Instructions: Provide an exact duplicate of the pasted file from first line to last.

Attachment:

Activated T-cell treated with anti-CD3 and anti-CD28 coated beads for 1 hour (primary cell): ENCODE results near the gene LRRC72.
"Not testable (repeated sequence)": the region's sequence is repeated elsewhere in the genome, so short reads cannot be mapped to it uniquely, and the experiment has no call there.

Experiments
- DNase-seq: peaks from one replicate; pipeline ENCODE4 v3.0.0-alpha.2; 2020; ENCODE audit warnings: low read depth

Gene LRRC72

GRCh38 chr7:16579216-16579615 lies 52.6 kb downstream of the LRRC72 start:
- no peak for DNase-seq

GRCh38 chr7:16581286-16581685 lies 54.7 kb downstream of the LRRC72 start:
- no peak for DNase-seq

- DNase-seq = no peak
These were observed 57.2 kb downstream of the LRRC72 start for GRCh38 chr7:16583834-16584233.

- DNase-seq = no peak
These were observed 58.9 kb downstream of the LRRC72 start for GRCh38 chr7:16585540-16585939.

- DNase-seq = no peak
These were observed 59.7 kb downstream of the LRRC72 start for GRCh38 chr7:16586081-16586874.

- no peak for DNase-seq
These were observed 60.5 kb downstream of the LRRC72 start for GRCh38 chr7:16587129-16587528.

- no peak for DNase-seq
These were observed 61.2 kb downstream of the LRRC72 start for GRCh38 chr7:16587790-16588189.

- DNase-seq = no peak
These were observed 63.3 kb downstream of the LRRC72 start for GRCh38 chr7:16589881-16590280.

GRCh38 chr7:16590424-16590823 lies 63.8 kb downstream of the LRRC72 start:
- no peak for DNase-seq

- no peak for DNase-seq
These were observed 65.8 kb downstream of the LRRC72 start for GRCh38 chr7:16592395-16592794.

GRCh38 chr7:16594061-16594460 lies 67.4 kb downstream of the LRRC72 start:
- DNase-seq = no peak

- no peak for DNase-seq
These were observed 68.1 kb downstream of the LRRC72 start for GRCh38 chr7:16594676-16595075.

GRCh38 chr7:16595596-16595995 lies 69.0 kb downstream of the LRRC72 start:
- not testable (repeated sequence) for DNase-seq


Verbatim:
Activated T-cell treated with anti-CD3 and anti-CD28 coated beads for 1 hour (primary cell): ENCODE results near the gene LRRC72.
"Not testable (repeated sequence)": the region's sequence is repeated elsewhere in the genome, so short reads cannot be mapped to it uniquely, and the experiment has no call there.

Experiments
- DNase-seq: peaks from one replicate; pipeline ENCODE4 v3.0.0-alpha.2; 2020; ENCODE audit warnings: low read depth

Gene LRRC72

GRCh38 chr7:16579216-16579615 lies 52.6 kb downstream of the LRRC72 start:
- no peak for DNase-seq

GRCh38 chr7:16581286-16581685 lies 54.7 kb downstream of the LRRC72 start:
- no peak for DNase-seq

- DNase-seq = no peak
These were observed 57.2 kb downstream of the LRRC72 start for GRCh38 chr7:16583834-16584233.

- DNase-seq = no peak
These were observed 58.9 kb downstream of the LRRC72 start for GRCh38 chr7:16585540-16585939.

- DNase-seq = no peak
These were observed 59.7 kb downstream of the LRRC72 start for GRCh38 chr7:16586081-16586874.

- no peak for DNase-seq
These were observed 60.5 kb downstream of the LRRC72 start for GRCh38 chr7:16587129-16587528.

- no peak for DNase-seq
These were observed 61.2 kb downstream of the LRRC72 start for GRCh38 chr7:16587790-16588189.

- DNase-seq = no peak
These were observed 63.3 kb downstream of the LRRC72 start for GRCh38 chr7:16589881-16590280.

GRCh38 chr7:16590424-16590823 lies 63.8 kb downstream of the LRRC72 start:
- no peak for DNase-seq

- no peak for DNase-seq
These were observed 65.8 kb downstream of the LRRC72 start for GRCh38 chr7:16592395-16592794.

GRCh38 chr7:16594061-16594460 lies 67.4 kb downstream of the LRRC72 start:
- DNase-seq = no peak

- no peak for DNase-seq
These were observed 68.1 kb downstream of the LRRC72 start for GRCh38 chr7:16594676-16595075.

GRCh38 chr7:16595596-16595995 lies 69.0 kb downstream of the LRRC72 start:
- not testable (repeated sequence) for DNase-seq